Editorials

Change must start with us

A new decade in our nationhood is upon us and during this decade The Bahamas will celebrate a half century of independence; a seminal marker that beckons reflection on who we are as a people.

A new year typically brings with it renewed and spirited desire for change.

When change is contemplated on a national level, attention often centers on change at the political level and though we are not in an anticipated election year, Bahamians are already ringing their own proverbial bell borne out of frustration, disaffection and angst.

Many are doing so without appreciating that elections are but one tool of change in a democracy, and that political change without a change in the mindsets, knowledge base and civic involvement of the citizenry can ultimately yield few lasting gains.

Successful nations discern the tides and seasons and adjust their sails accordingly.

Ours is not a season of finding a savior archetype who will deliver our country from peril, but is rather one wherein each individual must usher in an era of Bahamians taking the personal initiative to become more informed and socially active citizens who can deliver themselves and consequently, their nation.

Bahamians are said to be emotional voters, and while elections are emotive facets of one’s democracy, a responsible vote is one cast by a Bahamian whose emotions are girded by knowledge.

Sitting back in one’s democracy and waiting patiently for revenge at election time is a losing cycle no matter who wins.

Be it the party now in power or any party the Bahamian people might choose to elect in the future, we are not likely to have a government that will do right by the people unless the people educate themselves about what right is, and are willing to live up to their responsibilities as citizens to hold their representatives accountable.

To wit, we must be willing to put love of country and our fellow man above love of politics and political parties.

The Bahamas has one of the highest penetrations of internet usage per capita in the Caribbean, and regardless of what one might have gleaned from high school civics, there is nothing that prevents us as adults from accessing information online about our system of government, our constitution and our laws.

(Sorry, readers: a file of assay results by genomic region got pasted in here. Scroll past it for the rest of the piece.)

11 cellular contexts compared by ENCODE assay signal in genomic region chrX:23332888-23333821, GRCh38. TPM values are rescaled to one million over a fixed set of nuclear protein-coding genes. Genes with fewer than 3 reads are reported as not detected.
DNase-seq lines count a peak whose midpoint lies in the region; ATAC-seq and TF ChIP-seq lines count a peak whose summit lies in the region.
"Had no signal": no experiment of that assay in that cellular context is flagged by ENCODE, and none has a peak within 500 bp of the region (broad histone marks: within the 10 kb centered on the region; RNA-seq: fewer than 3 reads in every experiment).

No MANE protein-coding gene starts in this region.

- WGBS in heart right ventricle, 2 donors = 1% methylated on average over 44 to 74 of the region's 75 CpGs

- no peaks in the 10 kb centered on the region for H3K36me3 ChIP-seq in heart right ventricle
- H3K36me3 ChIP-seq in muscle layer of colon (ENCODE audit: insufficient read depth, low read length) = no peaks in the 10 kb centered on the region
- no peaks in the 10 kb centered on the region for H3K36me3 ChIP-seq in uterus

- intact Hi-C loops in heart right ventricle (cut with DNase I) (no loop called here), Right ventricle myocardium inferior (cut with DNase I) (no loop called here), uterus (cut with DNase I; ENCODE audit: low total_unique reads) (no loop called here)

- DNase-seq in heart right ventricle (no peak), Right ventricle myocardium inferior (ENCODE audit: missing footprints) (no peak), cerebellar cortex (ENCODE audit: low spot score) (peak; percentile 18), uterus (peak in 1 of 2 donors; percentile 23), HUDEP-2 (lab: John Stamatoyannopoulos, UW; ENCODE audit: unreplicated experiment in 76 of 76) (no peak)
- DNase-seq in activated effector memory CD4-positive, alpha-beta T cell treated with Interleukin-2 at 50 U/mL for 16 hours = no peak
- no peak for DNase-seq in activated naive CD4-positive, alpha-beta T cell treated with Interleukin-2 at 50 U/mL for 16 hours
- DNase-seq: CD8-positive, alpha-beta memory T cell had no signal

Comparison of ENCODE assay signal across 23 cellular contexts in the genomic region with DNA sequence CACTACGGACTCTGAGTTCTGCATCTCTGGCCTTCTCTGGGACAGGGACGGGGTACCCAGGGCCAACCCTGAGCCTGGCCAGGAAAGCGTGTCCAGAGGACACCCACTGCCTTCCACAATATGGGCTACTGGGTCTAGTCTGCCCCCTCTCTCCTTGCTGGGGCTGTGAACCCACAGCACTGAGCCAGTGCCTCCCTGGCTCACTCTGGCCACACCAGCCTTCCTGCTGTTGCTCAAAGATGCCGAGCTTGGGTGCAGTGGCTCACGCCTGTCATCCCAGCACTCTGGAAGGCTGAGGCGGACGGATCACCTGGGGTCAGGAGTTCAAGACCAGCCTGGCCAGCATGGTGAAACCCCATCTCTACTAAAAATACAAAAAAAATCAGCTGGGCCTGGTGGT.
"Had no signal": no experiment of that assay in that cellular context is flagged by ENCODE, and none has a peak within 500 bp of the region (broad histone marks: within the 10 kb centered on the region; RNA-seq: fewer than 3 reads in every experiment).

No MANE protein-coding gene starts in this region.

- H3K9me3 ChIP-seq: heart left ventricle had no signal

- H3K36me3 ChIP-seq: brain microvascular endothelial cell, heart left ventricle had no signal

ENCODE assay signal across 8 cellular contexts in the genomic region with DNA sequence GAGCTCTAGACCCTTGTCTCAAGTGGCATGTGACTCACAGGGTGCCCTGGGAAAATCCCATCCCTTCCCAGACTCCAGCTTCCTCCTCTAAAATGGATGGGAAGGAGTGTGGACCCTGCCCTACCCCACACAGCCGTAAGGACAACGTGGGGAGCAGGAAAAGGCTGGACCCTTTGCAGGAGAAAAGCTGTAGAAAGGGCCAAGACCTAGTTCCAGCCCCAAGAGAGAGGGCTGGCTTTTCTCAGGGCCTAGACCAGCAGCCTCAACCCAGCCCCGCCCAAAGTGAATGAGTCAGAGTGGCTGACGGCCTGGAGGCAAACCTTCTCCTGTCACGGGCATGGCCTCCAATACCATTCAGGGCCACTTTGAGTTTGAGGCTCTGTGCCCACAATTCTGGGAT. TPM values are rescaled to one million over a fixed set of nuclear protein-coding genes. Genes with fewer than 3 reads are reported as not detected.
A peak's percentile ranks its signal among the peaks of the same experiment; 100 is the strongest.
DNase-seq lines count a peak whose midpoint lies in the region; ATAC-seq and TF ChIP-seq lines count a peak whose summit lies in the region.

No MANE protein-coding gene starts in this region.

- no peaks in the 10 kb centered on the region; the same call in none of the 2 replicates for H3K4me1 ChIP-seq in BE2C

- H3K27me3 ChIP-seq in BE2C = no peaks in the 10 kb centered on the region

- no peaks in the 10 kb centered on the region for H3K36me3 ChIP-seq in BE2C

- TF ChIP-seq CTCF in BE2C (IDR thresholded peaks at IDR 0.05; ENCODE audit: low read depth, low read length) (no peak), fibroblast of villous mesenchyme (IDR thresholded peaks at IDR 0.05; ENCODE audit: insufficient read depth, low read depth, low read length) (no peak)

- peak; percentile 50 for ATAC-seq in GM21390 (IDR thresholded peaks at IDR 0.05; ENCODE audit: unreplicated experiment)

Though a fully enacted Freedom of Information Act (FOIA) is long overdue, we do not need such legislation to access information already freely available to Bahamians who want to empower themselves by knowing how their government should function and how elected and appointed officials ought to function therein.

After all, without a fundamental grasp of one’s system of government and how to influence it, a Bahamian might access information through an FOIA but would likely not know what to do with it or how to effectively agitate for change.

Ours is a culture where personal responsibility often takes a backseat to an insistence that it is the job of others — politicians most especially — to give us a better life.

While governments do have duties and responsibilities that must be met in order to ensure an orderly and functioning society, in 2020 and beyond all Bahamians must become more willing to accept ownership for their part in the nation’s problems.

We do not need our MP to fix the relational problems in our homes that are at the heart of social ills plaguing our nation.

We do not need our MP to get to know our neighbors and get involved in building our communities so that our immediate environment and the wider society can be safer and more nurturing.

We do not need our MP to apply ourselves to personal growth, study and skills enhancement so as to better equip ourselves for a changing domestic and global environment.

We do not need our MP to cause us to see that the longer we continue to hinder or harm one another on the basis of politics is the longer we delay the better life we all say we want to experience.

May this decade be one where Bahamians fully embrace the reality that if politics and governance in this country are to truly change, the change must begin in those who cast the votes.

Bahamians must rise and take their place as our democracy’s leader so that those who desire political power will approach the seat with fear, knowing the people will give them no rest until they govern, and govern well.

Happy new year, Bahamas.

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